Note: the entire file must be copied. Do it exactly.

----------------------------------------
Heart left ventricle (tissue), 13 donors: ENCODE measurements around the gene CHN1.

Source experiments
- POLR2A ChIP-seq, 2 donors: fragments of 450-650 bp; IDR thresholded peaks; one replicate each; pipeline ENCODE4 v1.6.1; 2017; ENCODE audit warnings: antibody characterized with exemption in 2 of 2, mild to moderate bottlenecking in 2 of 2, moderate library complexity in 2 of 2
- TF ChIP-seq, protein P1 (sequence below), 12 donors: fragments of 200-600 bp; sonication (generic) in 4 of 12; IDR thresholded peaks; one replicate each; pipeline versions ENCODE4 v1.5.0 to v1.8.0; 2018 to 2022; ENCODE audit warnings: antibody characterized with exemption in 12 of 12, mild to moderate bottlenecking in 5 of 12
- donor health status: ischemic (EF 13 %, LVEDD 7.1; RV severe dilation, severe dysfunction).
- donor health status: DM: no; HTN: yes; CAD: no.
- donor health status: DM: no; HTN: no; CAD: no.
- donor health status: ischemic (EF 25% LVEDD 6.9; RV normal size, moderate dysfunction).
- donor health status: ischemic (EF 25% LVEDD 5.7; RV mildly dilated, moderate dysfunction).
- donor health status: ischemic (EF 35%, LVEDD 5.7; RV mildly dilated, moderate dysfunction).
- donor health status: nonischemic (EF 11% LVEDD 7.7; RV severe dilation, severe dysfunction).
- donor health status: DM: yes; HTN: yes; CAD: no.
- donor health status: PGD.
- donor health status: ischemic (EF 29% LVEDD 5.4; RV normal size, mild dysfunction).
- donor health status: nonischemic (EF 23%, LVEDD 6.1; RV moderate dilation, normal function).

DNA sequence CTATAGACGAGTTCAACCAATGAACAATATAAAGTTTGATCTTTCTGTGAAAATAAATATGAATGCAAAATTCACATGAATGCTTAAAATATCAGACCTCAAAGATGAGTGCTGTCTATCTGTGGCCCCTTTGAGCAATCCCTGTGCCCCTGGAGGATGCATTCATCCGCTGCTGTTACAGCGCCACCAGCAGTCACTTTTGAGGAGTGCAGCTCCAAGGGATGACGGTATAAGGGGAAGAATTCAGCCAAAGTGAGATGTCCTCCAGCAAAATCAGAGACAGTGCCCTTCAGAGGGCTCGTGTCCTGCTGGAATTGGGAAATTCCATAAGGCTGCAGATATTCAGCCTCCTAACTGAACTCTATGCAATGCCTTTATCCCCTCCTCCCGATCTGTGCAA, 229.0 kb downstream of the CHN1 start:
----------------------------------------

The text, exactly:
Heart left ventricle (tissue), 13 donors: ENCODE measurements around the gene CHN1.

Source experiments
- POLR2A ChIP-seq, 2 donors: fragments of 450-650 bp; IDR thresholded peaks; one replicate each; pipeline ENCODE4 v1.6.1; 2017; ENCODE audit warnings: antibody characterized with exemption in 2 of 2, mild to moderate bottlenecking in 2 of 2, moderate library complexity in 2 of 2
- TF ChIP-seq, protein P1 (sequence below), 12 donors: fragments of 200-600 bp; sonication (generic) in 4 of 12; IDR thresholded peaks; one replicate each; pipeline versions ENCODE4 v1.5.0 to v1.8.0; 2018 to 2022; ENCODE audit warnings: antibody characterized with exemption in 12 of 12, mild to moderate bottlenecking in 5 of 12
- donor health status: ischemic (EF 13 %, LVEDD 7.1; RV severe dilation, severe dysfunction).
- donor health status: DM: no; HTN: yes; CAD: no.
- donor health status: DM: no; HTN: no; CAD: no.
- donor health status: ischemic (EF 25% LVEDD 6.9; RV normal size, moderate dysfunction).
- donor health status: ischemic (EF 25% LVEDD 5.7; RV mildly dilated, moderate dysfunction).
- donor health status: ischemic (EF 35%, LVEDD 5.7; RV mildly dilated, moderate dysfunction).
- donor health status: nonischemic (EF 11% LVEDD 7.7; RV severe dilation, severe dysfunction).
- donor health status: DM: yes; HTN: yes; CAD: no.
- donor health status: PGD.
- donor health status: ischemic (EF 29% LVEDD 5.4; RV normal size, mild dysfunction).
- donor health status: nonischemic (EF 23%, LVEDD 6.1; RV moderate dilation, normal function).

DNA sequence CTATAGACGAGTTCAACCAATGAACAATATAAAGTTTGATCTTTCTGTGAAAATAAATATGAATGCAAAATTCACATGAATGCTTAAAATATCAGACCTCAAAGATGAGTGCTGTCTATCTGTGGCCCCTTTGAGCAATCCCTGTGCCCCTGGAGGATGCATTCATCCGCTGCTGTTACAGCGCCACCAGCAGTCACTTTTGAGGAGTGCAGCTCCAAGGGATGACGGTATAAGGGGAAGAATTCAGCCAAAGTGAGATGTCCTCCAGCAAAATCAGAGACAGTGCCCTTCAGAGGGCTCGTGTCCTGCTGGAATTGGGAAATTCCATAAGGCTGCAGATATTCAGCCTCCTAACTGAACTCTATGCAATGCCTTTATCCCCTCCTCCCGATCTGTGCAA, 229.0 kb downstream of the CHN1 start: